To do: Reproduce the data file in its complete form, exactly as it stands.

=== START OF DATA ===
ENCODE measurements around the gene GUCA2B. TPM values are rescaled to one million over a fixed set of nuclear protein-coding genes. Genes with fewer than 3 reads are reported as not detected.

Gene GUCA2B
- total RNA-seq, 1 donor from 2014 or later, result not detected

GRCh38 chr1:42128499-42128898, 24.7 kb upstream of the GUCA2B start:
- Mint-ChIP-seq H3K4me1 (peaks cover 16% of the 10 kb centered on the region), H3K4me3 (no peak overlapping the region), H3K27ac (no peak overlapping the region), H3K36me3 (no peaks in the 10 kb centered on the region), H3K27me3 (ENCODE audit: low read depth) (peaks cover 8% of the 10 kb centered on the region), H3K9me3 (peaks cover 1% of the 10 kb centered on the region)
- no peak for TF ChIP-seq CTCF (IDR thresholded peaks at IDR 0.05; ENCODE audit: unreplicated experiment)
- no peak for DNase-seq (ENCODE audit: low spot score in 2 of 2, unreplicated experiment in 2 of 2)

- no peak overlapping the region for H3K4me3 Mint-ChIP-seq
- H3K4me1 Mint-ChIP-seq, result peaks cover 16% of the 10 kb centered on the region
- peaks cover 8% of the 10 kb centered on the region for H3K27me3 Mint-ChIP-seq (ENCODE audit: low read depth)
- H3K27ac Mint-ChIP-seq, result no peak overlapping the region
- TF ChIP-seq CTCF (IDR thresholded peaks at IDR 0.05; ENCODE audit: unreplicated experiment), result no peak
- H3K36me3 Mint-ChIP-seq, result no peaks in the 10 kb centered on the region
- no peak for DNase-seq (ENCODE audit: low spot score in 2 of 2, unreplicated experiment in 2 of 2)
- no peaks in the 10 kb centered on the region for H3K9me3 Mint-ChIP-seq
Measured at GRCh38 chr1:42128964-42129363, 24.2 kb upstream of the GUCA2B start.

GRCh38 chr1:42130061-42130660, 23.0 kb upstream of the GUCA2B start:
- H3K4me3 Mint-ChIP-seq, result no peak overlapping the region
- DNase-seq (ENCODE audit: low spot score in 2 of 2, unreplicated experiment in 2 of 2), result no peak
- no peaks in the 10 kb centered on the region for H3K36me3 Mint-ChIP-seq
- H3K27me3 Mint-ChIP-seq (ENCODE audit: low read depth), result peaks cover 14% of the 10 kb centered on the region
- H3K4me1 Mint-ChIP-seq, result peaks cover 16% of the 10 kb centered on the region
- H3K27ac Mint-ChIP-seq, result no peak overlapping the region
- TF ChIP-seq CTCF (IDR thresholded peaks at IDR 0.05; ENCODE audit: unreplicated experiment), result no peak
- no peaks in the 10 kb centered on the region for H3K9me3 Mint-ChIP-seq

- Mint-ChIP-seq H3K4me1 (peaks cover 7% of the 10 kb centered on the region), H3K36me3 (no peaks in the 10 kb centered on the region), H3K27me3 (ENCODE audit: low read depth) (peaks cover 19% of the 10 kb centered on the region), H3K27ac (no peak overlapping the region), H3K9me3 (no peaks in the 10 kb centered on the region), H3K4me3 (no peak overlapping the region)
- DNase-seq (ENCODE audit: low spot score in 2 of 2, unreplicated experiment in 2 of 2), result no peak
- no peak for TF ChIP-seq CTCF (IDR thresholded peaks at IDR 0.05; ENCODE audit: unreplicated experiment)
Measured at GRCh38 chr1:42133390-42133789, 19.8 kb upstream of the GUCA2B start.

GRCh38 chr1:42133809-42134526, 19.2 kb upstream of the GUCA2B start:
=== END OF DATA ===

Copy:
ENCODE measurements around the gene GUCA2B. TPM values are rescaled to one million over a fixed set of nuclear protein-coding genes. Genes with fewer than 3 reads are reported as not detected.

Gene GUCA2B
- total RNA-seq, 1 donor from 2014 or later, result not detected

GRCh38 chr1:42128499-42128898, 24.7 kb upstream of the GUCA2B start:
- Mint-ChIP-seq H3K4me1 (peaks cover 16% of the 10 kb centered on the region), H3K4me3 (no peak overlapping the region), H3K27ac (no peak overlapping the region), H3K36me3 (no peaks in the 10 kb centered on the region), H3K27me3 (ENCODE audit: low read depth) (peaks cover 8% of the 10 kb centered on the region), H3K9me3 (peaks cover 1% of the 10 kb centered on the region)
- no peak for TF ChIP-seq CTCF (IDR thresholded peaks at IDR 0.05; ENCODE audit: unreplicated experiment)
- no peak for DNase-seq (ENCODE audit: low spot score in 2 of 2, unreplicated experiment in 2 of 2)

- no peak overlapping the region for H3K4me3 Mint-ChIP-seq
- H3K4me1 Mint-ChIP-seq, result peaks cover 16% of the 10 kb centered on the region
- peaks cover 8% of the 10 kb centered on the region for H3K27me3 Mint-ChIP-seq (ENCODE audit: low read depth)
- H3K27ac Mint-ChIP-seq, result no peak overlapping the region
- TF ChIP-seq CTCF (IDR thresholded peaks at IDR 0.05; ENCODE audit: unreplicated experiment), result no peak
- H3K36me3 Mint-ChIP-seq, result no peaks in the 10 kb centered on the region
- no peak for DNase-seq (ENCODE audit: low spot score in 2 of 2, unreplicated experiment in 2 of 2)
- no peaks in the 10 kb centered on the region for H3K9me3 Mint-ChIP-seq
Measured at GRCh38 chr1:42128964-42129363, 24.2 kb upstream of the GUCA2B start.

GRCh38 chr1:42130061-42130660, 23.0 kb upstream of the GUCA2B start:
- H3K4me3 Mint-ChIP-seq, result no peak overlapping the region
- DNase-seq (ENCODE audit: low spot score in 2 of 2, unreplicated experiment in 2 of 2), result no peak
- no peaks in the 10 kb centered on the region for H3K36me3 Mint-ChIP-seq
- H3K27me3 Mint-ChIP-seq (ENCODE audit: low read depth), result peaks cover 14% of the 10 kb centered on the region
- H3K4me1 Mint-ChIP-seq, result peaks cover 16% of the 10 kb centered on the region
- H3K27ac Mint-ChIP-seq, result no peak overlapping the region
- TF ChIP-seq CTCF (IDR thresholded peaks at IDR 0.05; ENCODE audit: unreplicated experiment), result no peak
- no peaks in the 10 kb centered on the region for H3K9me3 Mint-ChIP-seq

- Mint-ChIP-seq H3K4me1 (peaks cover 7% of the 10 kb centered on the region), H3K36me3 (no peaks in the 10 kb centered on the region), H3K27me3 (ENCODE audit: low read depth) (peaks cover 19% of the 10 kb centered on the region), H3K27ac (no peak overlapping the region), H3K9me3 (no peaks in the 10 kb centered on the region), H3K4me3 (no peak overlapping the region)
- DNase-seq (ENCODE audit: low spot score in 2 of 2, unreplicated experiment in 2 of 2), result no peak
- no peak for TF ChIP-seq CTCF (IDR thresholded peaks at IDR 0.05; ENCODE audit: unreplicated experiment)
Measured at GRCh38 chr1:42133390-42133789, 19.8 kb upstream of the GUCA2B start.

GRCh38 chr1:42133809-42134526, 19.2 kb upstream of the GUCA2B start: